An increasing number of borrowers chose to shorten their mortgage term during the first quarter, according to Freddie Mac’s Quarterly Product Transition Report released today.
Of the borrowers who refinanced an existing 30-year fixed mortgage, 34 percent went with a 15- or 20-year fixed loan, the highest share since the first quarter of 2004.
Many homeowners were able to actually shorten their term and keep mortgage payments relatively similar because of the lower rate associated with these products, along with the fact that their starting rate was much higher prior to refinancing.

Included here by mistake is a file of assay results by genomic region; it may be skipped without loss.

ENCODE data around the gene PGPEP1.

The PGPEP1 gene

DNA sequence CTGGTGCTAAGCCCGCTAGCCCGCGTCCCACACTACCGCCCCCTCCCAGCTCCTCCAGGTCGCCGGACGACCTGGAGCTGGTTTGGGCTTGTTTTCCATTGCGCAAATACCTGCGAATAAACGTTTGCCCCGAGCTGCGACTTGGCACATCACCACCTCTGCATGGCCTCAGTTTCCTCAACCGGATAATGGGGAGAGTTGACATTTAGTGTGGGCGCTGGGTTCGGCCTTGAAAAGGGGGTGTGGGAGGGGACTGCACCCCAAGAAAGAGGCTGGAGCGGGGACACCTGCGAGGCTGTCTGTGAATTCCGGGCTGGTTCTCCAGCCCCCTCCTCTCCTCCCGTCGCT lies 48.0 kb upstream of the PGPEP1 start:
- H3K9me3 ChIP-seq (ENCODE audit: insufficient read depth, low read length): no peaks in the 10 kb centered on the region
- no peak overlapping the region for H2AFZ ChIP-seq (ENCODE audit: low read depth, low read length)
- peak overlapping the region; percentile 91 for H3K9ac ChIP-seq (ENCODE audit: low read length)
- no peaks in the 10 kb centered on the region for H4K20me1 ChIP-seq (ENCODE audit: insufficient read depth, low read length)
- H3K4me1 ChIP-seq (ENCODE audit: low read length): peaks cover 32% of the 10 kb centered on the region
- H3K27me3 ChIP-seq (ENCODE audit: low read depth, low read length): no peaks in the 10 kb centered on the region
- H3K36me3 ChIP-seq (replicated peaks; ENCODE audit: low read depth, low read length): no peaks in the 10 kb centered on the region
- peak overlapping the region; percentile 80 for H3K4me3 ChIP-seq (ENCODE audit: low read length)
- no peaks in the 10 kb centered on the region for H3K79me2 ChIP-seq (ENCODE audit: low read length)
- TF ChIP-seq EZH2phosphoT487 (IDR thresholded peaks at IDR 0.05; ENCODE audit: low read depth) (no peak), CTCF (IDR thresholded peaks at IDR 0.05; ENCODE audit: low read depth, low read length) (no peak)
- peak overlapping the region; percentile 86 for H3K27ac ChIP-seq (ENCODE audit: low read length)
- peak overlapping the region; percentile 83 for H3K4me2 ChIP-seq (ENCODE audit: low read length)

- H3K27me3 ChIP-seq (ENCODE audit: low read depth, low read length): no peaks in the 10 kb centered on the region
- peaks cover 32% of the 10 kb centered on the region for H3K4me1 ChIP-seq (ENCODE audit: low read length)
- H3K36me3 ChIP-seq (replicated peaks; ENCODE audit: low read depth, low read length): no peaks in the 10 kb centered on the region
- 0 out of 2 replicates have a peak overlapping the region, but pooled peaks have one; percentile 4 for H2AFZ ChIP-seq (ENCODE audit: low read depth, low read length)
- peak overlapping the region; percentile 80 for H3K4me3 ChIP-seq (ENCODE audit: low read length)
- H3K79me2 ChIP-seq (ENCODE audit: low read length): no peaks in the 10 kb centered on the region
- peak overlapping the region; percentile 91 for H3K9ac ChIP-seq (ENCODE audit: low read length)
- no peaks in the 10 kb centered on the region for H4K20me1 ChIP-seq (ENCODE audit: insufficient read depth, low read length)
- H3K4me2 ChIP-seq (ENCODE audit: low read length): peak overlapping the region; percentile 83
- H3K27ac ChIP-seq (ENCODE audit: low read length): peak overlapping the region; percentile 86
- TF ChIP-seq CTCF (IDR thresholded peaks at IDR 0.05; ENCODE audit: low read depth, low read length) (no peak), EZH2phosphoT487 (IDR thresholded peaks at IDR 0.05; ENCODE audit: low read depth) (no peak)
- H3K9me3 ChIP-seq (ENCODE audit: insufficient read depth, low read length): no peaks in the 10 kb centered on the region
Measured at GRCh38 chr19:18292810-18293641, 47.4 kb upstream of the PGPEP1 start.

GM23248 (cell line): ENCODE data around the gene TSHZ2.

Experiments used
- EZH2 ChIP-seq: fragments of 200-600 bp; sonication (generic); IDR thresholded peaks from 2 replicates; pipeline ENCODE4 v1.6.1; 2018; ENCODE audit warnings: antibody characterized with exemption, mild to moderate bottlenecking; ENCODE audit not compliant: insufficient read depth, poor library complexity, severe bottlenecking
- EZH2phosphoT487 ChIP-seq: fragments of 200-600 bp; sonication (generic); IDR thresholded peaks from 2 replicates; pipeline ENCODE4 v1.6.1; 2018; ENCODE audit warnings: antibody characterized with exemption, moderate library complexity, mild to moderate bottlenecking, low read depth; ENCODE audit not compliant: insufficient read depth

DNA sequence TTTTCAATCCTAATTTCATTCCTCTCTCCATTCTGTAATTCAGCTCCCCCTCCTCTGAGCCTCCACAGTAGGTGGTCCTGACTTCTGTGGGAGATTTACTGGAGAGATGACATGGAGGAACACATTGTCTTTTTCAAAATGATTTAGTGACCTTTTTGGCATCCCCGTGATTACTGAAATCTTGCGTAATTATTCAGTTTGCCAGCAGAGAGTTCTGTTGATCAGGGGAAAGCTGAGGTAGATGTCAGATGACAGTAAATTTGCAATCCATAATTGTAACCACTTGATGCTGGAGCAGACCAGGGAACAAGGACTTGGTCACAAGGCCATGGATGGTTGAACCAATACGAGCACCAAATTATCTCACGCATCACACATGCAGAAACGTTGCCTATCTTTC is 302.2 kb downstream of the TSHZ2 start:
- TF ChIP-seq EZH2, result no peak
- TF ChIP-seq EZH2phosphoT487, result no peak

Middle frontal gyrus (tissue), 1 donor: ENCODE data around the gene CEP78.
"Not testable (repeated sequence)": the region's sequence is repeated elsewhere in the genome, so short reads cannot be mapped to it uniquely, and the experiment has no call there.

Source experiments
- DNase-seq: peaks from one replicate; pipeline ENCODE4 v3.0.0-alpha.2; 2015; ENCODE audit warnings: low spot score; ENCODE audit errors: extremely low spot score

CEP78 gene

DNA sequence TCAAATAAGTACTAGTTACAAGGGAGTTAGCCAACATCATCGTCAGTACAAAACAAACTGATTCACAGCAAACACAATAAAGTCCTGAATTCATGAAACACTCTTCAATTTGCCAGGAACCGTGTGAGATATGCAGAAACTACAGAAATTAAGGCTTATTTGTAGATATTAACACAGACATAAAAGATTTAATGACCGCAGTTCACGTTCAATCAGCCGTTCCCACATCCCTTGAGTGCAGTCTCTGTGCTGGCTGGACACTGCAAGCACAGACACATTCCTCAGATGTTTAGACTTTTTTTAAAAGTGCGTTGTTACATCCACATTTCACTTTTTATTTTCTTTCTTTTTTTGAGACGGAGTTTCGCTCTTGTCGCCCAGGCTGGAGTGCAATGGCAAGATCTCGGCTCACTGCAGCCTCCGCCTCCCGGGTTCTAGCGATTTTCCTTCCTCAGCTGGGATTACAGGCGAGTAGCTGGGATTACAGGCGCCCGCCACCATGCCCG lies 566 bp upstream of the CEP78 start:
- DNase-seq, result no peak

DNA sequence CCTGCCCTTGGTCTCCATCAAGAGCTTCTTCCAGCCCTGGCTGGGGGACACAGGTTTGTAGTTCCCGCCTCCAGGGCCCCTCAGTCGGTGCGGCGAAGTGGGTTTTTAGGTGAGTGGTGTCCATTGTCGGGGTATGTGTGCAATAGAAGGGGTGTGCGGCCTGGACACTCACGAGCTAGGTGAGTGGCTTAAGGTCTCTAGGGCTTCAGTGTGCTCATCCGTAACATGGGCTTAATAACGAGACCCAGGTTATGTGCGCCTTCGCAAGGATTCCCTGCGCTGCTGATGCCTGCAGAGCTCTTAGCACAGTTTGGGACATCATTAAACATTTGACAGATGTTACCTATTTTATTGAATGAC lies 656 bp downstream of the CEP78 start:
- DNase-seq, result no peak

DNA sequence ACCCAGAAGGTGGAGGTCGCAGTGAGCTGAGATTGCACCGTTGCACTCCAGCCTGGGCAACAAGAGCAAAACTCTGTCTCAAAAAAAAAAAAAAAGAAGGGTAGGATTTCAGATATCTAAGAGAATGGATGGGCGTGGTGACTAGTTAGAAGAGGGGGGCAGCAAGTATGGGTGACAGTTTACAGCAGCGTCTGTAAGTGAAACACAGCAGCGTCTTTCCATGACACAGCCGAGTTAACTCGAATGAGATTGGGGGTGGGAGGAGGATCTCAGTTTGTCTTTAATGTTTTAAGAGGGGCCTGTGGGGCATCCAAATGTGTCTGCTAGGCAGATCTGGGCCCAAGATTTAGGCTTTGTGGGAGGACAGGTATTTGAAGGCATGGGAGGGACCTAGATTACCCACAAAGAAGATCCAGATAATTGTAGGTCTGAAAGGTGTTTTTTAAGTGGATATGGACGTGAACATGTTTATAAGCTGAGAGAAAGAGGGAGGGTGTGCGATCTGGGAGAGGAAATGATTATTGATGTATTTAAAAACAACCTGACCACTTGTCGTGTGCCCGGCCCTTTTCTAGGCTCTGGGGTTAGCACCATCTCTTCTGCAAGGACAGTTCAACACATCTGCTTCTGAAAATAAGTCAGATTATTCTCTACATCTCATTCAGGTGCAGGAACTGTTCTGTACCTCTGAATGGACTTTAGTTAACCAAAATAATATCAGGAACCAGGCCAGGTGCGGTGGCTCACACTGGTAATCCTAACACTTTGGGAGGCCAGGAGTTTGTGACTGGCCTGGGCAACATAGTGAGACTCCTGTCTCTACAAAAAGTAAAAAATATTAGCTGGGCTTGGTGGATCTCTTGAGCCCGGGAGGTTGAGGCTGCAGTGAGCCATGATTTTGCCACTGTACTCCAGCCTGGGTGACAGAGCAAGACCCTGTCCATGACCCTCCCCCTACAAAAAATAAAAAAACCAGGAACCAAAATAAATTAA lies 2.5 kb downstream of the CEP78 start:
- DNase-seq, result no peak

Meanwhile, 84 percent of borrowers who had a hybrid adjustable-rate mortgage chose to refinance into a fixed-rate loan program during the first quarter, continuing an ongoing pattern away from the uncertainty such products carry.
Overall, fixed-rate mortgages accounted for more than 95 percent of refinance loans, thanks largely to the ultra-low mortgage rates still on offer today.
That would also explain why the adjustable-rate mortgage share of the mortgage market has dwindled greatly over the years.
Most believe mortgage rates have nowhere to go but up, so many are locking in the historically low rates for the long haul, instead of taking advantage of the discount an ARM may offer at the moment.
Read more: 30-year fixed vs ARM.